One thing we simply must learn from the Ukrainians is self-belief. If they had doubted, even for a moment, that they were capable of mounting serious opposition to Russian forces, Ukraine as we know it would no longer exist.
The lesson for us here is clear: there is good reason to fight an enemy, however overwhelming their numbers and firepower may seem, with ingenuity and belief in yourself, and calling on your allies for their support. As a member of NATO, Estonia no longer has to call for that support, because we know it will be offered by those who share our willingness and ability to defend our sovereignty. To anyone who doubts whether our allies really will back us up, I have but one thing to say: they are already here.
Finally, my third point.
By "focusing on people," I mean that in addition to the military defense of our country, we must think about how we protect those who live here. The first and perhaps most basic thing we can do in this regard is to raise the nation's awareness of and preparedness for a military crisis. Secondly, if war does in fact break out, which for the moment is unlikely, we must be able to ensure, as a community and a state, that the population is caught up in military action as little as possible and spared from it as much as possible.
This entails having the necessary means to issue warnings when we know that a threat has become imminent – even when the normal functioning of communications services is disrupted. We must be prepared to organize widespread evacuations and to establish shelters that provide at least primary protection against blast waves, heat, shrapnel and the like.
How we think, which is to say the attitude we take to a crisis, is very important. Coping with the reality of war not only requires every individual to do all they can to ensure that they and their families are able to get by when, for example, vital services are disrupted, but the community as a whole must come together as well. Apartment associations, companies, village societies and the like can take steps to avoid rapidly finding themselves helpless and requiring assistance. Helping one another should be what drives Estonian society and keeps it together: we should be turning more attention to those in need, and lending one another a helping hand, in both peacetime and times of crisis.
These are the choices I have outlined for myself that need to be made in determining how best to defend Estonia.
Today, however, I have a favor to ask of you all: when you leave this conference and return to your everyday lives, please don't stop thinking about national defense and security. Don't stop thinking about Estonia's future and day-to-day life.
More than anything else, what our country needs right now is for people to notice, to contribute, to express their opinions, to constructively criticize, to put forward proposals, to be there for their country and their people in thought and deed. In Russia we have seen what civic passivity leads to.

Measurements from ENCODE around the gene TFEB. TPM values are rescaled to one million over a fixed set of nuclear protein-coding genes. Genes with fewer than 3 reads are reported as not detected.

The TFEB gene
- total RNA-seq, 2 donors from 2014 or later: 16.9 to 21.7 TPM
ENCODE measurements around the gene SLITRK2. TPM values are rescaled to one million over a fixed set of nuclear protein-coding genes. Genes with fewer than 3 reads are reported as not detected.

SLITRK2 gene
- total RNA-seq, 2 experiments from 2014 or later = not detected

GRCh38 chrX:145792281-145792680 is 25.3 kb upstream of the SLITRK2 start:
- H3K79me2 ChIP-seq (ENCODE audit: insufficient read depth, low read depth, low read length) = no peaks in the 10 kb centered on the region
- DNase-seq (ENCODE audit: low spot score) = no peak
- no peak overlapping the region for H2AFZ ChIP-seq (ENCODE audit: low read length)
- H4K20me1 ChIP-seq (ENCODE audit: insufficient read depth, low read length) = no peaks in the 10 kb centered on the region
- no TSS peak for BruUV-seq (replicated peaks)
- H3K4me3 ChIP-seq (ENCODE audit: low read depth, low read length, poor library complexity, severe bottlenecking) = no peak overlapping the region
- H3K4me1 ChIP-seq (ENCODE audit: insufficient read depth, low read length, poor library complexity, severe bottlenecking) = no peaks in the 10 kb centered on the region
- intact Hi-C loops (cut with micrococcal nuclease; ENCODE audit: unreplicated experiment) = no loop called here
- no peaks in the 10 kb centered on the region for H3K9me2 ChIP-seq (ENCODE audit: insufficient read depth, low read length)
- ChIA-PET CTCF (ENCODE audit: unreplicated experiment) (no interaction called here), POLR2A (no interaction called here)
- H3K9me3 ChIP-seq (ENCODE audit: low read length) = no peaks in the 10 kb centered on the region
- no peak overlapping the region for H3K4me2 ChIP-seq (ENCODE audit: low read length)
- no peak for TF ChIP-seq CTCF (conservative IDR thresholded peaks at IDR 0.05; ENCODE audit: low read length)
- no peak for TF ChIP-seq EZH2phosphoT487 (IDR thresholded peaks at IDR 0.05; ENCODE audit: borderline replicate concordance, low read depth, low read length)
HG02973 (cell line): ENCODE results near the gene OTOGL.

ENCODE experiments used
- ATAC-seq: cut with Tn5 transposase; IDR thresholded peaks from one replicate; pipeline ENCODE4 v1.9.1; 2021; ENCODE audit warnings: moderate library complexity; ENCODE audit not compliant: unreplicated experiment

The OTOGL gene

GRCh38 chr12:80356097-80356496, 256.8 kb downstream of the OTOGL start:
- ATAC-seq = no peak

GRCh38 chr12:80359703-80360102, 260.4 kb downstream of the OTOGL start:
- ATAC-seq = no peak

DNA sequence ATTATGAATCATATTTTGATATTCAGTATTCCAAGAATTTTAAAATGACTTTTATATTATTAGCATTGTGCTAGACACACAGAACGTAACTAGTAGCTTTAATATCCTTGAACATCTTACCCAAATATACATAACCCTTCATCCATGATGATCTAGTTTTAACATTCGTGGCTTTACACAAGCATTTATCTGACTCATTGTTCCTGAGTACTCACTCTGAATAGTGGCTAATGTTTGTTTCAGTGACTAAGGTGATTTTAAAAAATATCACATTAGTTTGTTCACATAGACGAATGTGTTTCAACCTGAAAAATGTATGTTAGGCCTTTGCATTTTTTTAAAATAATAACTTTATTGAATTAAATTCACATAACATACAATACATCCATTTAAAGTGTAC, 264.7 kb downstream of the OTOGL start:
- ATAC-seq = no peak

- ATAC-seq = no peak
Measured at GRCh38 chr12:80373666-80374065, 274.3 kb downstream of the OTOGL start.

Each and every one of us can defend Estonia and democracy by not staying silent but having our say.
The question I often ask myself is simple: what can we do to make sure that people in Estonia never grow tired of the subject of security? We have often accused the West of ignoring the Russian threat for decades, but let's be honest, here too we decided that other topics were much more pressing, or at least those outside of security and government circles did. But this is not an accusation per se, whether it be levelled at the West or ourselves – it is a simple admission of truth that this was how things were.
Now, however, we must make sure that as many people in Estonia as possible know that without effective and reliable national defense, there is no future for a nation, its people or its culture. A country's independent existence is not preordained; it cannot be taken for granted. At least, not in this part of the world.
Ensuring that everyone knows that demands daily effort from a large number of people, and is a never-ending process.
No doubt we have all realized that the military threat posed by Russia is one we will be living with for years, if not decades, to come. In recent weeks we may have witnessed Putin's failures on the Ukrainian front and seen signs of increasing criticism of the handling of the war and mobilization within Russia itself, but it would be foolhardy of us to assume that Russia and its imperialistic ideology are on the verge of collapse. Nor can we allow ourselves to hope that it will take years for Russia to restore its military might. Security must remain the focus of both our state and our society.
Thank you for being here today, and thank you for listening!
Editor: Marcus Turovski